We need to be very careful in our analyses to examine summer and winter polar dynamics separately because of the importance of the stratospheric polar vortex in the dark months.

There is a paper on that weather phenomenon that produces heavy rain in China and snow in Tibet. The warm and the cold are coupled dynamically. I'm not going to look for it now, but it's out there in the met. journals.

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Re: Atmospheric connections, structure, and long range weather forecasting
« Reply #379 on: September 02, 2020, 10:16:49 PM »
August is in the monthly NCEP/NCAR R1

temps at 925mb for the entire Arctic over the past 4 months have been the most extreme ever observed.  Hard to reckon with this signal over the past two years.

Second is gif of 1999-2020 925mb air temperature anomaly vs the 1981-2010 average (click to run)
« Last Edit: September 03, 2020, 11:33:38 PM by sark »
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sark

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Re: Atmospheric connections, structure, and long range weather forecasting
« Reply #380 on: September 03, 2020, 05:22:11 AM »
Tropopause pressure over the entire Arctic gained 25mb of height for 4 months.   Same response in the SH

Plot is tropopause pressure over the entire Arctic for MJJA from 1948 to 2020
« Last Edit: September 03, 2020, 06:16:19 AM by sark »
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vox_mundi

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Re: Atmospheric connections, structure, and long range weather forecasting
« Reply #381 on: September 03, 2020, 10:19:54 AM »
Arctic sea-ice loss intensifies aerosol transport to the Tibetan Plateau
https://www.nature.com/articles/s41558-020-0881-2

Abstract:

The Tibetan Plateau (TP) has recently been polluted by anthropogenic emissions transported from South Asia, but the mechanisms conducive to this aerosol delivery are poorly understood.

Here we show that winter loss of Arctic sea ice over the subpolar North Atlantic boosts aerosol transport toward the TP in April, when the aerosol loading is at its climatological maximum and preceding the Indian summer monsoon onset.

 Low sea ice in February weakens the polar jet, causing decreased Ural snowpack via reduced transport of warm, moist oceanic air into the high-latitude Eurasian interior.

This diminished snowpack persists through April, reinforcing the Ural pressure ridge and East Asian trough, segments of a quasi-stationary Rossby wave train extending across Eurasia.

These conditions facilitate an enhanced subtropical westerly jet at the southern edge of the TP, invigorating upslope winds that combine with mesoscale updrafts to waft emissions over the Himalayas onto the TP.
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Re: Atmospheric connections, structure, and long range weather forecasting
« Reply #382 on: September 03, 2020, 08:49:18 PM »
https://www.olcf.ornl.gov/2020/08/28/reaching-new-heights-in-weather-forecastings-exascale-future/

Quote
REACHING NEW HEIGHTS IN WEATHER FORECASTING’S EXASCALE FUTURE

ECMWF and ORNL researchers use the power of Summit to simulate the Earth’s atmosphere for a full season at 1-square-kilometer grid-spacing
Using the Oak Ridge Leadership Computing Facility’s (OLCF’s) IBM AC922 Summit—the nation’s most powerful supercomputer devoted to open science, located at the US Department of Energy’s (DOE’s) Oak Ridge National Laboratory (ORNL)—a team of researchers from the European Centre for Medium-Range Weather Forecasts (ECMWF) and ORNL achieved a computational first: a global simulation of the Earth’s atmosphere at a 1-square-kilometer average grid-spacing for a full 4-month season.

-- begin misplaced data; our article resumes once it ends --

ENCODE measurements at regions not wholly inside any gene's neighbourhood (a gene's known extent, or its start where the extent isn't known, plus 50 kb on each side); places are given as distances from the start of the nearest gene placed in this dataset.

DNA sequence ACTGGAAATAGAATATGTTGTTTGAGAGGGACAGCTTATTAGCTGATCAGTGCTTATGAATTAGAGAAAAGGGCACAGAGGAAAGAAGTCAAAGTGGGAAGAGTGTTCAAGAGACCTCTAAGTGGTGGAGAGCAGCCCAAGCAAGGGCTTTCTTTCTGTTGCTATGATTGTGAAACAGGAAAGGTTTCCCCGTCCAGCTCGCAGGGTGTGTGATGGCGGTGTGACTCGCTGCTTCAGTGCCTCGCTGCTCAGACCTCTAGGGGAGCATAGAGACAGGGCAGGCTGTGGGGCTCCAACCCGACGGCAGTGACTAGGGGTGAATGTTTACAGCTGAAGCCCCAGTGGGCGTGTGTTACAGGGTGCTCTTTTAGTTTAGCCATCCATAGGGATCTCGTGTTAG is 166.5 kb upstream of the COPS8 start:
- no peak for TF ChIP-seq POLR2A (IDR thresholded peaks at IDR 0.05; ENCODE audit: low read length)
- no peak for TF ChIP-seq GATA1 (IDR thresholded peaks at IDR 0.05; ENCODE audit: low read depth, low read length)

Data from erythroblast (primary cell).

Completed in June, the milestone marks a big improvement in resolution for the Integrated Forecasting System (IFS) code, also known as the “European Model,” which currently operates at 9-kilometer grid-spacing for routine weather forecast operations. It also serves as the first step in an effort to create multi-season atmospheric simulations at high resolution, pointing toward the future of weather forecasting—one powered by exascale supercomputers.

“In this project, we have now shown for the first time that simulations at this resolution can be sustained over a long time span—a full season—and that the large amount of data that are produced can be handled on a supercomputer such as Summit,” said Nils Wedi, head of Earth System Modelling at ECMWF. “We provide factual numbers for what it takes to realize these simulations, and what one may expect both in terms of data volumes and scientific results. We therefore provide a baseline against which future research may be evaluated.”

Established in 1975, the ECMWF is an intergovernmental organization composed of 34 member and cooperating countries, providing numerical weather predictions to its members while also selling forecast data to commercial weather services. The original IFS code was written some 30 years ago and has been one of the leading global weather-forecast systems in the world, continually updated and optimized for use on many generations of supercomputers at ECMWF. However, to advance its performance and scalability, ECMWF researchers also test their code on external high-performance computing systems, including the OLCF’s decommissioned Titan and now on Summit.

Armed with a 2020 allocation of compute time from the DOE’s Innovative and Novel Computational Impact on Theory and Experiment (INCITE) program, Wedi and his team aim to deliver a “quantum leap” forward in simulating and understanding the Earth’s weather and climate. Although results from the 4 months of simulated weather are currently being analyzed, the team expects a bounty of information leading to more precise forecasting.

With the higher resolution of 1-kilometer grid-spacing—enabled partly by special adaptations of the I/O scheme exploiting Summit’s memory hierarchy and network, and further accelerated by recoding IFS to use Summit’s GPU accelerators—the team’s simulations are able to represent variations in topography with finer detail. For example, IFS’s current operational modeling simulates the Himalayan mountains at heights of about 6,000 meters; its elevations are averaged out over the 9-square-kilometer grids, resulting in “smoothed out” peaks. By zooming into smaller areas with 1-square-kilometer grids, the averaged topography is much closer to reality—the Himalayas’ peaks are now presented near their true heights of 8,000 meters with much better resolved gradients representing the slopes. This increased detail results in better airflow characteristics that help determine global circulation patterns.